Nutritional Traits of Silage Produced from Alfalfa (Medicago sativa L.) Cultivated Using Conventional Technology versus Organic Technology in Support of Higher Dairy Productions
Keywords:alfalfa, chemical composition, feed, livestock, nutritional traits
As consequence of increasing need of higher livestock productions, in conditions of assuring environmental sustainability, comparative tests of properties of forages obtained by application of conventional technologies compared with those obtained as result of organic practices, may be useful. Thus our trial covers issues concerning comparative study of nutritional traits, expresses through chemical composition indices, of silage obtained from alfalfa resulted from two types of cultivation technologies, conventional, and organic, respectively. The experiment was carried out in a familiar farm located near Huedin, County of Cluj, Romania. Higher contents of dry matter, acid detergent fibre, and ammonia are reported in silage obtained from alfalfa cultivated in organic technology, compared to silage obtained from alfalfa conventionally produced. The ammonia content of silage obtained from alfalfa cultivated using conventional technology, reported as % from dry matter, is the single chemical index where high diversity within individual values was identified. Correlations of similar intensities were identified between the indices of the chemical composition of the silage obtained from both, conventionally and organic, cultivated alfalfa. The alfalfa cultivated in organic system promotes higher amounts of crude protein, neutral detergent fibre, and total volatile fatty acids, in alfalfa silage.
AOAC International (2005). Of?cial methods of analysis. 18th Association of Of?cial Analytical Chemists, Gaithersburg, MD.
Basset-Mens C, Ledgard S, Boyes M (2009). Eco-ef?ciency of intensi?cation scenarios for milk production in New Zealand. Journal of Ecology and Economy 68:1615-1625.
Dewhurst RJ, Fisher WJ, Tweed JKS, Wilkins RJ (2003). Comparison of grass and legume silages for milk production. 1. Production responses with different levels of concentrate. Journal of Dairy Science 86:2598-2611.
Gallo A, Moschini M, Cerioli C, Masoer F (2013). Use of principal component analysis to classify forages and predict their calculated energy content. Animal 7(6):930-939.
Hole DG, Perkins AJ, Wilson JD, Alexander IH, Grice PV, Evans AD (2005). Does organic farming benefit biodiversity? Biological Conservation 122:113-120.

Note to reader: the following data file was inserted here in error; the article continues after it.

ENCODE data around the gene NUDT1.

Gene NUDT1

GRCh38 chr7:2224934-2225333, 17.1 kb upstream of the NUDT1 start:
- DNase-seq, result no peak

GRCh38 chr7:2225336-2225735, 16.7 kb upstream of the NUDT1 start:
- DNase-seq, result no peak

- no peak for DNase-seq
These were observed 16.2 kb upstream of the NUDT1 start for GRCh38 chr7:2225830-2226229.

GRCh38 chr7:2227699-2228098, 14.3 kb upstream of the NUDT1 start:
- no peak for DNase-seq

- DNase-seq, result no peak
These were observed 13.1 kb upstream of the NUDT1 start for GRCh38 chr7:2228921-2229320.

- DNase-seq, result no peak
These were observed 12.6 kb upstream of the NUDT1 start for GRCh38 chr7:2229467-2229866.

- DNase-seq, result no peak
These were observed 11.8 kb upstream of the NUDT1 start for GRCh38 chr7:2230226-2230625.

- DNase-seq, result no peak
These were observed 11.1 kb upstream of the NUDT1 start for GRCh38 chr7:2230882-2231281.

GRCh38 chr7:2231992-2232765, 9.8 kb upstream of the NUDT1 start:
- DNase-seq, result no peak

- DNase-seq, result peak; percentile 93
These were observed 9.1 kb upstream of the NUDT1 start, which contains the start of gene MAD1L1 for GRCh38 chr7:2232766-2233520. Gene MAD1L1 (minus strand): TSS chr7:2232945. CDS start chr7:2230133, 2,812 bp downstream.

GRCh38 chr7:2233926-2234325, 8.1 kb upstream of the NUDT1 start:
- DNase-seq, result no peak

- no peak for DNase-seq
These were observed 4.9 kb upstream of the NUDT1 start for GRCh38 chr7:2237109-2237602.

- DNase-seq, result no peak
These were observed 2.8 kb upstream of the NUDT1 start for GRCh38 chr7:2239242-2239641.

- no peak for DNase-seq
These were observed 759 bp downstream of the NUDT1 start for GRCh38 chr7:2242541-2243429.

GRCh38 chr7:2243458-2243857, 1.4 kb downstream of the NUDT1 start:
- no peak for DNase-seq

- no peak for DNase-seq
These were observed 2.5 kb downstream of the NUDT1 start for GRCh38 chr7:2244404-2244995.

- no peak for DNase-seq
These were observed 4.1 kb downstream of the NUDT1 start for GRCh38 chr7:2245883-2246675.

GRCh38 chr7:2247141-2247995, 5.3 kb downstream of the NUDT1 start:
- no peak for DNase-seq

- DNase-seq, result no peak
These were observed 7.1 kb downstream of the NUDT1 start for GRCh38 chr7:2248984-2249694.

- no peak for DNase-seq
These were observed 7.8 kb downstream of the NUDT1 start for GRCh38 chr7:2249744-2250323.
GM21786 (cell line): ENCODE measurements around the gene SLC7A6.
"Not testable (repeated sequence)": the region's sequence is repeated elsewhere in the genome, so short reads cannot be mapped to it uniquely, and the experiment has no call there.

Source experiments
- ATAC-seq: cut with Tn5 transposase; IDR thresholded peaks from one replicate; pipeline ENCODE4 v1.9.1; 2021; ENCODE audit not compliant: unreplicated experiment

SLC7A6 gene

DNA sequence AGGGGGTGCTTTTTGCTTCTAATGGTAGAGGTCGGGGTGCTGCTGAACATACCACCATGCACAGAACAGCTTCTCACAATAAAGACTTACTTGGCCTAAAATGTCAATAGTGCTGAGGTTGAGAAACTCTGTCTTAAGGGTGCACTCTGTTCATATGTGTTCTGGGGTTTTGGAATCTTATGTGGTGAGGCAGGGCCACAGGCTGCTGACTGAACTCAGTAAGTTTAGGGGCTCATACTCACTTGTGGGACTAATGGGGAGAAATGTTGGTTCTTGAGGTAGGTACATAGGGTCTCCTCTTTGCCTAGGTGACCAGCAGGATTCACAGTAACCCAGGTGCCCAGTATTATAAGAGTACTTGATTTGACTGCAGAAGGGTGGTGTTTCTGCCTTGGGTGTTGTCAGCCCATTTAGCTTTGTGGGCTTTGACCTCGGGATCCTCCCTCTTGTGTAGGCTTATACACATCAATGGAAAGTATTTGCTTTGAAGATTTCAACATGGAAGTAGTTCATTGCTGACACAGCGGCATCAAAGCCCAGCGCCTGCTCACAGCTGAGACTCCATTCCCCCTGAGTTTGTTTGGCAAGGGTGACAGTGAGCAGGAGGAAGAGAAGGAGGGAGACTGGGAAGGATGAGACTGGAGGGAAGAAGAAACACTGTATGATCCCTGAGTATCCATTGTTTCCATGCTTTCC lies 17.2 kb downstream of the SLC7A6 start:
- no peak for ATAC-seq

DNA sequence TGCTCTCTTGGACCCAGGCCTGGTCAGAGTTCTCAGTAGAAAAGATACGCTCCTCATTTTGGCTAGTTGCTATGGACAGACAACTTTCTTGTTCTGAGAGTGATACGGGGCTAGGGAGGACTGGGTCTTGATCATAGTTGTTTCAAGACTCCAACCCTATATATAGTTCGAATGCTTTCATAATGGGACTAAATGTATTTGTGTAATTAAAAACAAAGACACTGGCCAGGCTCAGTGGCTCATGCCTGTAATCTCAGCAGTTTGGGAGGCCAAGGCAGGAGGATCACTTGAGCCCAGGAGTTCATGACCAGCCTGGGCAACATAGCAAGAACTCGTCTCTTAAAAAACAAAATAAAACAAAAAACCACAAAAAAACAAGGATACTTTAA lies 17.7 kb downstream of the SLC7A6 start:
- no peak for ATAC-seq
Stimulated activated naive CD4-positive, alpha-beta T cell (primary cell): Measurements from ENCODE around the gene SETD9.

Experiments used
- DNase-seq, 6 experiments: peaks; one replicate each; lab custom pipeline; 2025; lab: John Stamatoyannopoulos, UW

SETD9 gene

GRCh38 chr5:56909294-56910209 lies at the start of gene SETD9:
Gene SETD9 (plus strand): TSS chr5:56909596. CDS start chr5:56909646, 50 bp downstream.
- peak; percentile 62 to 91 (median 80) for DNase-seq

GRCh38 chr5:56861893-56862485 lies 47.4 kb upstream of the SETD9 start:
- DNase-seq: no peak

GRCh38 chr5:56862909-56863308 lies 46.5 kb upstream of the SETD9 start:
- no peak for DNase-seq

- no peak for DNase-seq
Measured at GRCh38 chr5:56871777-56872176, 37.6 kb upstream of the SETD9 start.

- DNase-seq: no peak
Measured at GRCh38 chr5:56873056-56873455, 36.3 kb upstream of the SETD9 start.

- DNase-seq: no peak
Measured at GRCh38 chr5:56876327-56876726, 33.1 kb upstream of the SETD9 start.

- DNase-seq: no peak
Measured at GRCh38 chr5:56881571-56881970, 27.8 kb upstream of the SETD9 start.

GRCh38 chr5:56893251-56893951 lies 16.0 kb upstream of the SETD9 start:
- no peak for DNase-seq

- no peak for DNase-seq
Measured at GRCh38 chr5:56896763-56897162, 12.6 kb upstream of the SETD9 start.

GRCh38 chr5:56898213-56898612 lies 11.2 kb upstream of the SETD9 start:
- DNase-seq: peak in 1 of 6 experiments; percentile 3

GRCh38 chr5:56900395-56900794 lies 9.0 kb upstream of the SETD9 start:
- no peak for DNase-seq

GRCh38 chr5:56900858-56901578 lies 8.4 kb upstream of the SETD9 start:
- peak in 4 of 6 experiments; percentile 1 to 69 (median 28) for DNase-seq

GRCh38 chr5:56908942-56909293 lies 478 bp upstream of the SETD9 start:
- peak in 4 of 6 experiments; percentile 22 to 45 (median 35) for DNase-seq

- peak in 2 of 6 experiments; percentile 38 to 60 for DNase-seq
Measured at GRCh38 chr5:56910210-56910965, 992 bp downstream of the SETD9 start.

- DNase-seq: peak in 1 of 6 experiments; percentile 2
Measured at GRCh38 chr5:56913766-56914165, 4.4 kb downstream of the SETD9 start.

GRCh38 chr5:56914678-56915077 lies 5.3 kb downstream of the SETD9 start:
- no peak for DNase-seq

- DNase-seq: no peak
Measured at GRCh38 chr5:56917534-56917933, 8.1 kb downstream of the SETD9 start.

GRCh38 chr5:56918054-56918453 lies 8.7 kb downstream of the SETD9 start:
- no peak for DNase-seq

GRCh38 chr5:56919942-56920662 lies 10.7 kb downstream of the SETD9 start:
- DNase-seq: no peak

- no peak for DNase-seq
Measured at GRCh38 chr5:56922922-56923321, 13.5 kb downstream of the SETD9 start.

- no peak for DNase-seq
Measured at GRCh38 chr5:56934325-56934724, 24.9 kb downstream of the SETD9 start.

Hristov AN, Price WJ, Shafii B (2004). A meta-analysis examining the relationship among dietary factors, dry matter intake, and milk and milk protein yield in dairy cows. Journal of Dairy Science 87:2184-2196.
Hristov AN, Price WJ, Shafii B (2002). An overview of dietary factors influencing dry matter intake and milk and milk protein yields in dairy cows. Proceedings of Pacific Northwest Animal Nutrition Conference pp 147-165.
Jenkins TC, McGuire MA (2006). Major advances in nutrition: Impact on milk composition. Journal of Dairy Science 89:1302-1310.
Larsen MK, Nielsen JH, Butle G, Leifert C, Slots T, Kristiansen GH, Gustafsson AH (2010). Milk quality as affected by feeding regimens in a country with climatic variation. Journal of Dairy Science 93:2863-2873.
Leduc M, Gervais R, Tremblay GF, Chiquette J, Chouinard PY (2017). Milk fatty acid profile in cows fed red clover-or alfalfa-silage based diets differing in rumen-degradable protein supply. Animal Feed Science and Technology 233:59-72.
Norton LR, Johnson PJ, Joys AC, Stuart RC, Chamberlain DE, Feber RE, … Fuller RJ (2009). Consequences of organic and non-organic farming practices for field, farm and landscape complexity. Agriculture, Ecosystems and Environment 129(1-3):221-227.
Stiglbauer KE,Cicconi-Hogan KM, Richert R, Schukken YH, Ruegg PL, Gamroth M (2013). Assessment of herd management on organic and conventional dairy farms in the United States. Journal of Dairy Science 96:1290-1300.
Verbruggen E, Roling WFM, Gamper HA, Kowalchuk GA, Verhoef HA, van der Heijden MGA (2010). Positive effects of organic farming on below-ground mutualists: large-scale comparison of mycorrhizal fungal communities in agricultural soils. New Phytologist 186:968-979.
Wood R, Lenzen M, Dey C, Lundie S (2000). A comparative study of some environmental impacts of conventional and organic farming in Australia. Agricultural Systems 89:324-348.
How to Cite
Open Access Journal:
The journal allows the author(s) to retain publishing rights without restriction. Users are allowed to read, download, copy, distribute, print, search, or link to the full texts of the articles, or use them for any other lawful purpose, without asking prior permission from the publisher or the author.